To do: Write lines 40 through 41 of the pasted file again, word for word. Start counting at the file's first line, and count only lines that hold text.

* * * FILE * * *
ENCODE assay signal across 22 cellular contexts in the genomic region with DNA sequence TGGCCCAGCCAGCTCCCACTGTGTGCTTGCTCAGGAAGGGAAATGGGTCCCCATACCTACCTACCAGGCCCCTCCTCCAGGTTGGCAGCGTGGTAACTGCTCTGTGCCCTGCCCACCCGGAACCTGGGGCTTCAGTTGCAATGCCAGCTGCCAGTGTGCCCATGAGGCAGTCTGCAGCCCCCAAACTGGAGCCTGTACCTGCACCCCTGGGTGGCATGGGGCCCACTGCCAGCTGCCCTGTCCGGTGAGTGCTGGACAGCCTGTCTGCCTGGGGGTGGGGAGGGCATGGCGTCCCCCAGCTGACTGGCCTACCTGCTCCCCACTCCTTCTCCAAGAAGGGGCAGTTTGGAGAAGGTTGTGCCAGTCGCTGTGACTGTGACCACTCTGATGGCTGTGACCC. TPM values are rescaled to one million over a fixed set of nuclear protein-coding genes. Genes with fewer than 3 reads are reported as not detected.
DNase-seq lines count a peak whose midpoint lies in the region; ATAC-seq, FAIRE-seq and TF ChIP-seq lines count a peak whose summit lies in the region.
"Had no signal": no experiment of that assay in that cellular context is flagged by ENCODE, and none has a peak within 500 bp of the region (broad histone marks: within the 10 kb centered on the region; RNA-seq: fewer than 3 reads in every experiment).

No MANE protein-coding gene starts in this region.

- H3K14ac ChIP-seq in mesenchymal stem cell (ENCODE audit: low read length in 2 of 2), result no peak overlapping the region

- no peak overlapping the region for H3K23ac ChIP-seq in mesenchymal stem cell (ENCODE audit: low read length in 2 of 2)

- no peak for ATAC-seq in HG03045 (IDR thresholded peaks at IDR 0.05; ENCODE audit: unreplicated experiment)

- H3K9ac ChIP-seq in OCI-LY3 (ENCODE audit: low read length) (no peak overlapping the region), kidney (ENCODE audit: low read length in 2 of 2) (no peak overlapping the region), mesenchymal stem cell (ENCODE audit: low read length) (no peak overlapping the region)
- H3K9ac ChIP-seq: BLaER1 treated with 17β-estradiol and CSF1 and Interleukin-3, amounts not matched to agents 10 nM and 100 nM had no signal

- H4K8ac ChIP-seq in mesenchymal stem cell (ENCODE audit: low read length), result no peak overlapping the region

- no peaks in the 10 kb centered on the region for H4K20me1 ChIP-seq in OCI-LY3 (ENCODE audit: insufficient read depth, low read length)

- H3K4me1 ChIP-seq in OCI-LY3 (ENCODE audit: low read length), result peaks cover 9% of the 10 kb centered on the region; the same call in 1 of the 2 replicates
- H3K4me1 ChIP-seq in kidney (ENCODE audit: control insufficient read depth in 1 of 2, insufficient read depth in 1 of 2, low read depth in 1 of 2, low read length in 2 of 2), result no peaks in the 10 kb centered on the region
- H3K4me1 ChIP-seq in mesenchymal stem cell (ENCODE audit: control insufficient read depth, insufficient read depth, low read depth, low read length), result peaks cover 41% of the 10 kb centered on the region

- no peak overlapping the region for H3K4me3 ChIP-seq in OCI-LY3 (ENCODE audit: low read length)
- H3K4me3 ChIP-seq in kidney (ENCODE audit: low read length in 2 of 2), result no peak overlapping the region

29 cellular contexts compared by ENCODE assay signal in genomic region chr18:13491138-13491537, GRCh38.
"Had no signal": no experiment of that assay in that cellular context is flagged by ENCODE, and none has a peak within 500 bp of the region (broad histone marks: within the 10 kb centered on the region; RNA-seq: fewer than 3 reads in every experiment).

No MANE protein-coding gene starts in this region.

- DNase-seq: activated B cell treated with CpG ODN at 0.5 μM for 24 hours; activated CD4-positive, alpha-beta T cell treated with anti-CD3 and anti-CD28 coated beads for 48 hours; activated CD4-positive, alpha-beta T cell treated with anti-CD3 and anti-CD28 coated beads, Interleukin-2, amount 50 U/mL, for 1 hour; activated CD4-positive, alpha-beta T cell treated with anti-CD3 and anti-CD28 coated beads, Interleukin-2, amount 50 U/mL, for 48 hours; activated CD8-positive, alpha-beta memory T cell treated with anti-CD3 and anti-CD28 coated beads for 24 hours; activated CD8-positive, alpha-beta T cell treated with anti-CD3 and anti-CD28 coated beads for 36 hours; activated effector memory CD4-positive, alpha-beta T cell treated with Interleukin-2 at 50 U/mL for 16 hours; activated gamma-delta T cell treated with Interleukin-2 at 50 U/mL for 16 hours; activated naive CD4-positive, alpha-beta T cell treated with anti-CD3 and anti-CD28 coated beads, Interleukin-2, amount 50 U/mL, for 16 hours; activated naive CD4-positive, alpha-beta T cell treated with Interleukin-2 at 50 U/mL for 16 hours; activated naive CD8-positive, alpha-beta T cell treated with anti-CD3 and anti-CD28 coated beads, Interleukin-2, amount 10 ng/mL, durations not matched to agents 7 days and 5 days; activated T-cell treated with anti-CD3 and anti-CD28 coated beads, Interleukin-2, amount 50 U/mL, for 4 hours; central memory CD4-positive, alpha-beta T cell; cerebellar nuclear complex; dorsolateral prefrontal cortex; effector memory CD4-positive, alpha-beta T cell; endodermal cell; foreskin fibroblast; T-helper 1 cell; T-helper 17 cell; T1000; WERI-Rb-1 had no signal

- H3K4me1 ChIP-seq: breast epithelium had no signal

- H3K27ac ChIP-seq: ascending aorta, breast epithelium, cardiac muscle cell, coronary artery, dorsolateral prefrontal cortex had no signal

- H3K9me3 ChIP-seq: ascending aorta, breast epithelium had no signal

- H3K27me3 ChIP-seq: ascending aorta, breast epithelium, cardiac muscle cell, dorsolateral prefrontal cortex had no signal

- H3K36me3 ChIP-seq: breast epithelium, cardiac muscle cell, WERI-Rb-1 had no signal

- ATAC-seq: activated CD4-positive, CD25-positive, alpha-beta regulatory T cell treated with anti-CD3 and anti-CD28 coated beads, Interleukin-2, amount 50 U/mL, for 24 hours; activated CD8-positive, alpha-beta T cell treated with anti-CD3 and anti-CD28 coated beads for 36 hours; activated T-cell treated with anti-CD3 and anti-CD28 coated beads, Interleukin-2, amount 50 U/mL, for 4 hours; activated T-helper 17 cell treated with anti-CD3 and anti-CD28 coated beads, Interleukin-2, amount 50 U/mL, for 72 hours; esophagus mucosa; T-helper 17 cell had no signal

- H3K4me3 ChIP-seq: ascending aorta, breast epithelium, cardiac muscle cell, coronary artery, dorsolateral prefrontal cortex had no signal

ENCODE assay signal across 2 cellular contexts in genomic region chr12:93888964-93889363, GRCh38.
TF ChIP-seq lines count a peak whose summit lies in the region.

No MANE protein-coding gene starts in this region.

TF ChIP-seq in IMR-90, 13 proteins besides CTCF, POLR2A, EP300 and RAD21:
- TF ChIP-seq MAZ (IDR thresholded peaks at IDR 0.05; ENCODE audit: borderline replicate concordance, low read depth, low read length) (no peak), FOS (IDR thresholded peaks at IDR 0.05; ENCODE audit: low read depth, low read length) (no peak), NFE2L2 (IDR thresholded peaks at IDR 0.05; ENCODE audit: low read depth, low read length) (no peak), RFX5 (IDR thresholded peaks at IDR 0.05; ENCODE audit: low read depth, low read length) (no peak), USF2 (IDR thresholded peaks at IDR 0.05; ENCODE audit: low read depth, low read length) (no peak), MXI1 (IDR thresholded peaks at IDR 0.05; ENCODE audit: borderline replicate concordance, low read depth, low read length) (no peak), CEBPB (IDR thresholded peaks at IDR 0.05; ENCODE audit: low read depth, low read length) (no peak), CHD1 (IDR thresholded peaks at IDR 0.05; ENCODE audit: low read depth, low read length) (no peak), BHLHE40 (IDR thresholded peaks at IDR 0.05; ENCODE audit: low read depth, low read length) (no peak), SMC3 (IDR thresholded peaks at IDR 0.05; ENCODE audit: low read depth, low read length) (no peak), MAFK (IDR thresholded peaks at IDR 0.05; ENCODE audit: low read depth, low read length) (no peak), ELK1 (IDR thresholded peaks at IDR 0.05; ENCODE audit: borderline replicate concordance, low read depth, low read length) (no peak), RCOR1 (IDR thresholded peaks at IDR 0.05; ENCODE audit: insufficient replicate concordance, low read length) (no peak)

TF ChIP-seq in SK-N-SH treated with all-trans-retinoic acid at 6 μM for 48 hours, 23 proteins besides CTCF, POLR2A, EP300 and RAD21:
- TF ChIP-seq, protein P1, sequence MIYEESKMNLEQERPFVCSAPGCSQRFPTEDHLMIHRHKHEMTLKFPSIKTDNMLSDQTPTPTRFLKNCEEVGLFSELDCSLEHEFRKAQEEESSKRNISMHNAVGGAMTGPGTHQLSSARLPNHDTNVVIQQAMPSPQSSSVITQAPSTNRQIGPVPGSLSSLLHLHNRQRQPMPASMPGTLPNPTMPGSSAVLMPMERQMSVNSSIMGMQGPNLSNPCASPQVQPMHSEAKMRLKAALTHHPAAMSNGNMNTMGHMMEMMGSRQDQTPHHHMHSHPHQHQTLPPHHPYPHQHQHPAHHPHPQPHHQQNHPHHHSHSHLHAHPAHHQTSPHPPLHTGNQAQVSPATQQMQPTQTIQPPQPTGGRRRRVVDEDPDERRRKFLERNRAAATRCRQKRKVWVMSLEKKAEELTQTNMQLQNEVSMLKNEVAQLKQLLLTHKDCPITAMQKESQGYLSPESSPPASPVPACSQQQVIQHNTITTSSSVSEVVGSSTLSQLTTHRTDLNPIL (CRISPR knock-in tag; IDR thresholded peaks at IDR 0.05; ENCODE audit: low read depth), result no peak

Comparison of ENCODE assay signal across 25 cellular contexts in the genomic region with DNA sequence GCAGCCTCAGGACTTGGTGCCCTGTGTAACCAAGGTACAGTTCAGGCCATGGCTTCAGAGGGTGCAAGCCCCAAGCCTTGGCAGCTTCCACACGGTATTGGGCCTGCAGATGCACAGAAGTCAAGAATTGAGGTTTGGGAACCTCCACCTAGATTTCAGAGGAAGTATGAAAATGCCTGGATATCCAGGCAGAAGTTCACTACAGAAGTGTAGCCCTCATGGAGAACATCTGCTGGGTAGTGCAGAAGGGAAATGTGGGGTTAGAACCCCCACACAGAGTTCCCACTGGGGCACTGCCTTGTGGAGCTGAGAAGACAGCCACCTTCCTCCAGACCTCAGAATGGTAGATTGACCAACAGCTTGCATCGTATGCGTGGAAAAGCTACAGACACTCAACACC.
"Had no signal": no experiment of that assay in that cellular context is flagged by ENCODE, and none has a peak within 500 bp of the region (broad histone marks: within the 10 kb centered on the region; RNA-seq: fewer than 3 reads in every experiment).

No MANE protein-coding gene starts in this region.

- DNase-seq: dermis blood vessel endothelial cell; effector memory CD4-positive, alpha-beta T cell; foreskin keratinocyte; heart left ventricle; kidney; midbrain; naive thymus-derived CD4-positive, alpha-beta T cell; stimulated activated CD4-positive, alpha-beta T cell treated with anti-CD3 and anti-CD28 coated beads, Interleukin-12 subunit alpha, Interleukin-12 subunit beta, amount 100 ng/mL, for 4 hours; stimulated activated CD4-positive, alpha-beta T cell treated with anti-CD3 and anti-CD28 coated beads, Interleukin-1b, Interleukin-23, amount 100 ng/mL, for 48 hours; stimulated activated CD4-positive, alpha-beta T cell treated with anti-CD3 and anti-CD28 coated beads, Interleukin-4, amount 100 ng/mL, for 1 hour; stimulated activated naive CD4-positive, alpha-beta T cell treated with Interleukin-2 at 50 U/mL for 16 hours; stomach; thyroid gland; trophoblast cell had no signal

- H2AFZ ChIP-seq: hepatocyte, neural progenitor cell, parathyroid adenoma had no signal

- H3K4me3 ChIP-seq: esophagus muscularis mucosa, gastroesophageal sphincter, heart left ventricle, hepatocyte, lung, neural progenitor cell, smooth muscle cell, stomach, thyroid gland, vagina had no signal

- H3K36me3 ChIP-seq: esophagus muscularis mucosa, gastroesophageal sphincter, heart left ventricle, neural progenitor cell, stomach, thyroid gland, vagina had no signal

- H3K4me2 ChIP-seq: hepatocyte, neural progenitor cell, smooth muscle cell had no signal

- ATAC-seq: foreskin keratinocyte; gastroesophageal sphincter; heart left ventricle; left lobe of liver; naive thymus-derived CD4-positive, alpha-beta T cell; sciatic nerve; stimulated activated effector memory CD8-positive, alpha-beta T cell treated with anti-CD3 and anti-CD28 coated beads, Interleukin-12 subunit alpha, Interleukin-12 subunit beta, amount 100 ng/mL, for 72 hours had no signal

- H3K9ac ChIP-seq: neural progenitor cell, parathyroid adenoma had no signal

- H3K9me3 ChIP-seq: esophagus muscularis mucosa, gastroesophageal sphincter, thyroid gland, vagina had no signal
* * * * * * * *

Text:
- H3K4me3 ChIP-seq: esophagus muscularis mucosa, gastroesophageal sphincter, heart left ventricle, hepatocyte, lung, neural progenitor cell, smooth muscle cell, stomach, thyroid gland, vagina had no signal

- H3K36me3 ChIP-seq: esophagus muscularis mucosa, gastroesophageal sphincter, heart left ventricle, neural progenitor cell, stomach, thyroid gland, vagina had no signal